Life’s surest lesson, introduced the moment we leave the womb, is this: Everything is a negotiation.
Infants learn when they cry big people will deliver food, a fresh diaper or cuddling in exchange for silence. Later on, we hone our skills to get better deals on household chores, curfews, birthday presents, cars, even the size of our college funds.
We are never powerless when we know we have something the other party wants, as abundantly demonstrated by Mahatma Gandhi’s application of passive resistance to win India’s independence from the British empire.
Understanding this explains our complete lack of surprise when, last week, the union representing Pasco school employees rejected a speedy invitation to discuss making all the district schools tobacco-free zones.
Just now, Pasco schools built before 1996 must provide an outdoor smoking compound, shielded from students’ view, where employees can indulge their stinky, unhealthy habit. Eliminating on-campus smoking requires the unanimous approval of the administration, staff and faculty, a hurdle so daunting no school in 17 years has even attempted a vote.
Now, having only recently abandoned a half-hearted attempt to become smoke-free through its hiring processes — in August, the district quit its tobacco-screening program for new lunchroom hires — the administration of first-year Superintendent Kurt Browning is looking for other options, largely in response to a recommendation by its Health Advisory Committee to stub out tobacco-friendly provisions in the 1996 contract.
Here’s what union chief Lynne Webb told the Pasco Tribune’s Ronnie Blair: “I think they should get some data first to see what the impact would be. I don’t think it’s something that warrants opening negotiations now.” Roughly translated it comes out: “Let’s see what the district is willing to trade to get this done.”
It’s not that Webb is opposed, necessarily, so let’s not make her out to be some stealth operative for Big Tobacco; indeed, she’s endorsed as “admirable” the district’s exploratory efforts.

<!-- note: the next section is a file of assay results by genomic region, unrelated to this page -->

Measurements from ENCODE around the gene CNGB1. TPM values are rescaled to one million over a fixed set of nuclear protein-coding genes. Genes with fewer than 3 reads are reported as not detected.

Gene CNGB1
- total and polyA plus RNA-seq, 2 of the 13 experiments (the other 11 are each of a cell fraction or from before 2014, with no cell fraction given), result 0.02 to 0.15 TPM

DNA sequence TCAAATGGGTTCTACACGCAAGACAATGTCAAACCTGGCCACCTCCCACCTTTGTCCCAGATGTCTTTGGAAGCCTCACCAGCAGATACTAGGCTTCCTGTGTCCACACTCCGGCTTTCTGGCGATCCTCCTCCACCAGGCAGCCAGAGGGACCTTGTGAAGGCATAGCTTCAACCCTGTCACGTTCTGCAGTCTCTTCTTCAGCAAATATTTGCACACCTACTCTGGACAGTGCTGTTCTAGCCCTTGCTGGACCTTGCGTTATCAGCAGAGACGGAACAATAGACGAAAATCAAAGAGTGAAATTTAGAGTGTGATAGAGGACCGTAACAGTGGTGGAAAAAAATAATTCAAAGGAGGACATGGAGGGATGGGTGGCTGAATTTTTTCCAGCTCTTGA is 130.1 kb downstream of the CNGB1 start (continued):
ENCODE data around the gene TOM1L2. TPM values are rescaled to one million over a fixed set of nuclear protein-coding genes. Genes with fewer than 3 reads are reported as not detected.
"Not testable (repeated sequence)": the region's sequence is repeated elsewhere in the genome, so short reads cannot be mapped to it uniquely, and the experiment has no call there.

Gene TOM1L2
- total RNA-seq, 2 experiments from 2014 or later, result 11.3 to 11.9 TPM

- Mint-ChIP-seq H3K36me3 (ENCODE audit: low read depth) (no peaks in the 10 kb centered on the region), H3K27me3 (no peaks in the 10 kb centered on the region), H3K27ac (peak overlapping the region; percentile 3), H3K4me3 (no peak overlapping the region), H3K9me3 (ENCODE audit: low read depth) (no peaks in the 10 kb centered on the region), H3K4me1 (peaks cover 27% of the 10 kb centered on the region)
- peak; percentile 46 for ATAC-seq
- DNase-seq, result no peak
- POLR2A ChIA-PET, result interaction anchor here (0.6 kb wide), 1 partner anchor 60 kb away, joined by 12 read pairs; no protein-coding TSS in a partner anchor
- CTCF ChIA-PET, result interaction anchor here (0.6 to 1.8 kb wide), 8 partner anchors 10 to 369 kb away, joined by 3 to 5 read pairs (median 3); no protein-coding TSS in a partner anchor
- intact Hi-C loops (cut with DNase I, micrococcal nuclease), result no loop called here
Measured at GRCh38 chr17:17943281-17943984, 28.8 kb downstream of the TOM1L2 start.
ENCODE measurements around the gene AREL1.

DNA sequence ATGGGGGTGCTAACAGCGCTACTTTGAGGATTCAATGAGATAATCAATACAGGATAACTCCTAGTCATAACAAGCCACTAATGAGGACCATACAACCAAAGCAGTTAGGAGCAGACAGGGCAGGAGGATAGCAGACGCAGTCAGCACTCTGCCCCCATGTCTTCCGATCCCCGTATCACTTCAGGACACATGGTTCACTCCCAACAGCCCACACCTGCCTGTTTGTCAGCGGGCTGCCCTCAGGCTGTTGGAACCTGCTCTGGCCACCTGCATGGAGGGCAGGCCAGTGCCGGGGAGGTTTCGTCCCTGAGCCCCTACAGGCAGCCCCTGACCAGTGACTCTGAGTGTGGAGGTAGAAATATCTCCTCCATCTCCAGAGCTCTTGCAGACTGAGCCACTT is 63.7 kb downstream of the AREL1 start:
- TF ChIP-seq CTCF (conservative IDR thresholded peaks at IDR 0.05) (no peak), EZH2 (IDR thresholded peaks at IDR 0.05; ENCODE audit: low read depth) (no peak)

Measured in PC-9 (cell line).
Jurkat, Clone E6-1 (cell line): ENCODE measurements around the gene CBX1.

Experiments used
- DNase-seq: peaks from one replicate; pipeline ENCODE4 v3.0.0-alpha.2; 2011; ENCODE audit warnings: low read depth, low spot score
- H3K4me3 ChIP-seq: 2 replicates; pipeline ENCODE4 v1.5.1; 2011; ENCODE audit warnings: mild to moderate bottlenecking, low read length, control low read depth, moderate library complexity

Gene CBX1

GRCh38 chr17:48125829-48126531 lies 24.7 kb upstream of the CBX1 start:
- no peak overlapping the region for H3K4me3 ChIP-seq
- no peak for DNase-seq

But for a lot of worthwhile reasons, from setting examples for our impressionable youth to general tidiness to squeezing health care costs, the district is eager to make this happen. And that gives the union a wedge, one Webb and Co. should be perfectly happy to hammer as deep into its negotiations as they please.
What they might want in return is not for me to say. The district already offers smoking-cessation programs through a private contractor, so that’s out. For that matter, the swap might not even be related to smoking.
Moreover, the scale almost certainly will be one that slides. Imposing an outright post-1996 tobacco ban on the grandfathered schools would have a higher cost than imposing the ban by a simple majority vote, which would in turn have a higher cost than a ban-by-super-majority.
What’s fascinating about this is it’s hard to imagine any more than a minority of rank-and-file union members being opposed to going smoke- (and, presumably, dip-) free on campus, making it a situation not unlike what baseball faced several years ago over the issue of performance-enhancing drugs. Management wanted tighter screening and heavy penalties to eliminate future scandals, and players who were clean wanted the cheaters stopped. Still, it took substantial horse-trading before the players’ association agreed to the current stiff penalties (50-game suspensions for first-time offenders, up to a lifetime ban for three-time recidivists).
The upshot: Pasco teachers now have something in common with million-dollar shortstops. Solidarity, brothers.
Meanwhile, smoke ’em if you got ’em. Or not.